Old Age Security/Net Federal Supplements    
Canada/Quebec Pension Plans    
Workers' Compensation    
Social Assistance    
Provincial Refundable Tax Credits/Family Benefits    
Other Government Transfers    


Labour Income Profile

CANSIM Table 111-0024 Labour Force Income Profiles

The Labour Income Profile table is divided into the categories below. A brief description of each category follows. See also the Glossary.

Taxfilers and dependents

  • This represents an estimate of the total population as derived from the taxfile. Included here are taxfilers, their non-filing spouse and their children; the latter can be filing or non-filing children. Spouses and children can be identified by the information on a taxfiler's return, from T4 records and from the Canada Child Tax Benefits (CCTB).

Number

  • The total number of taxfilers and imputed spouses reporting income for the period represented in the data table.

Amount ($'000)

  • The total amount of reported and imputed income, expressed in thousands of dollars.

Median ($)

  • Half of the population reported less than or equal to the median income, and the other half reported more than or equal to the median. See glossary for further explanation.

Provincial Index (Province = 100)

  • The median income for the area is expressed as a percentage of the median income for the province.

Canadian Index (Canada = 100)

  • The median income for the area is expressed as a percentage of the median income for Canada.

The following table indicates the types of income that are included in the Labour Income Profile table.

The variables that apply to each type of income are indicated with a "√".

Table G - Labour Income Data Table Content
Table summary
This table displays the results of table g - labour income data table content number reporting, amount ($'000), median ($), prov. index and cdn index (appearing as column headers).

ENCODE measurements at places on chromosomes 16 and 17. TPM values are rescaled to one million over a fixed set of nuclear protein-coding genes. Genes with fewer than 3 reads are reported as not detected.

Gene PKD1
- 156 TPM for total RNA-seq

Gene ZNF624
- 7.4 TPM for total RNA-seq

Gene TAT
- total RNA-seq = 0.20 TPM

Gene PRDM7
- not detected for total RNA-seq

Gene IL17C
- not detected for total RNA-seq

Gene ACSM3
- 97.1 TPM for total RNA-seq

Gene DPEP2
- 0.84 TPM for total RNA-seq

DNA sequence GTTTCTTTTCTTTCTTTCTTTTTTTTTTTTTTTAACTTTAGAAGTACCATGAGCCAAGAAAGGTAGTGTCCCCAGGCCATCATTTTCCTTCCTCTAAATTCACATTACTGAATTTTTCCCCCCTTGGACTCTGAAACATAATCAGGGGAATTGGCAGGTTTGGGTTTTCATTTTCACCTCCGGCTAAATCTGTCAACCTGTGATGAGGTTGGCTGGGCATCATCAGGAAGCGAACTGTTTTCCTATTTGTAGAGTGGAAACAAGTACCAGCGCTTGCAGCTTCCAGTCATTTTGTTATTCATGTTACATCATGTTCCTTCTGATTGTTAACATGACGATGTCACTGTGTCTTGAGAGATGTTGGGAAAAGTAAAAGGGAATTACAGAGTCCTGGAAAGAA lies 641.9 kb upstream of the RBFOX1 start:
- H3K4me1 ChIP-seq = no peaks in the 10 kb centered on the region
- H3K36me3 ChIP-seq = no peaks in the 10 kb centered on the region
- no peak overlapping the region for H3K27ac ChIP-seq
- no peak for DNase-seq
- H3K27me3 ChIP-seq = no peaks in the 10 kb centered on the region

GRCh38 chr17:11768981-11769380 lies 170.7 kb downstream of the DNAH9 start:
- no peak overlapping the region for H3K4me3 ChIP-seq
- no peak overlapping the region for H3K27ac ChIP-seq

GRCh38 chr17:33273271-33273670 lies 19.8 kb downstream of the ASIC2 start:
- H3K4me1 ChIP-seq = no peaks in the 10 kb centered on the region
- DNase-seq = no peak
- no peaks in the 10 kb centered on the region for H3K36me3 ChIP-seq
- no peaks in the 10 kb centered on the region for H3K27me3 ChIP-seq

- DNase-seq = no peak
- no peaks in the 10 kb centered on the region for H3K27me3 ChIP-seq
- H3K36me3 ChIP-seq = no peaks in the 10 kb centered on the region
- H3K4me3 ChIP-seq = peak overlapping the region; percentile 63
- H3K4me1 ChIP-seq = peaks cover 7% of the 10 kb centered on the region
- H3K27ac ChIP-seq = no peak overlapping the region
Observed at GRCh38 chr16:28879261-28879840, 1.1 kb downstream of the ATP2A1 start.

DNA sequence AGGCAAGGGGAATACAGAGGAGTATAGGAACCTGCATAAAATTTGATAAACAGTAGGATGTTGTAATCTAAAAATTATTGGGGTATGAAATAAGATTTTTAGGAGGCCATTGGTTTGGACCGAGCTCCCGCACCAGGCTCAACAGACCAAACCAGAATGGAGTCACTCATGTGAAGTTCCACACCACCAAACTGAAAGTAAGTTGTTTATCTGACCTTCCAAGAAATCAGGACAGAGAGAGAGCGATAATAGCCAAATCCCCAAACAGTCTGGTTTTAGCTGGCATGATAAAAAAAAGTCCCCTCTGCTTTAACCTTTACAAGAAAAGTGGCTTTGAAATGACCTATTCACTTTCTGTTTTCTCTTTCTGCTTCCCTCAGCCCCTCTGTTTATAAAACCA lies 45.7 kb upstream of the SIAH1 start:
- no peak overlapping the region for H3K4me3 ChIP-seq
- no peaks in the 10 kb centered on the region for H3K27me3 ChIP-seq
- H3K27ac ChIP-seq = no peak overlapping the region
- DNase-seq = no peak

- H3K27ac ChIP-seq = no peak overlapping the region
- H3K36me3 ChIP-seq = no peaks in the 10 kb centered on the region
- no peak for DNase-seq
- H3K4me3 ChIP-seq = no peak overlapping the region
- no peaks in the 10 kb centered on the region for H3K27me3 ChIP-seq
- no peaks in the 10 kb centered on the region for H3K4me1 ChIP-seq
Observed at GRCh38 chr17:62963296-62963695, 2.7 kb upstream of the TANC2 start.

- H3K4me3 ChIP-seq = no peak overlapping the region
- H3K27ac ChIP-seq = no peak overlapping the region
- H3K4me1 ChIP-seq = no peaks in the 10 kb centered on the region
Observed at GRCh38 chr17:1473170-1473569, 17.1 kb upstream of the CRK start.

Number Reporting Amount ($'000) Median ($) Prov. Index Cdn Index
Taxfilers and Dependents        
Taxfilers        
Total Income
Labour Income      
Employment Income
Wages/Salaries/Commissions      
Self-Employment Income      
Wages/Salaries/Commissions only      
Self-employment only      
Wages/Salaries/Commissions and Self-Employment      
Employment Insurance Benefits  


Neighbourhood Income and Demographics

Number of Tables

Beginning with the 1989 data, the maximum number of tables for each area is reduced from nine to five. It is important to note that this reduction in tables has not resulted in any loss of information from previous years. A reformatting of existing tables was the primary reason for the change. A sixth table was added to the series with the release of the 1999 data, a seventh table was added with the release of the 2003 data and an eighth table was added with the release of the 2007 data.

The table topics are the following:

Table 1, Neighbourhood income and demographics, summary table, including data for five categories of the population

CANSIM Table 111-0004 Neighbourhood income and demographics, summary table:

  • all persons
  • taxfilers
  • persons with total income
  • persons reporting employment income and/or Employment Insurance benefits
  • persons reporting Canada Child Tax Benefits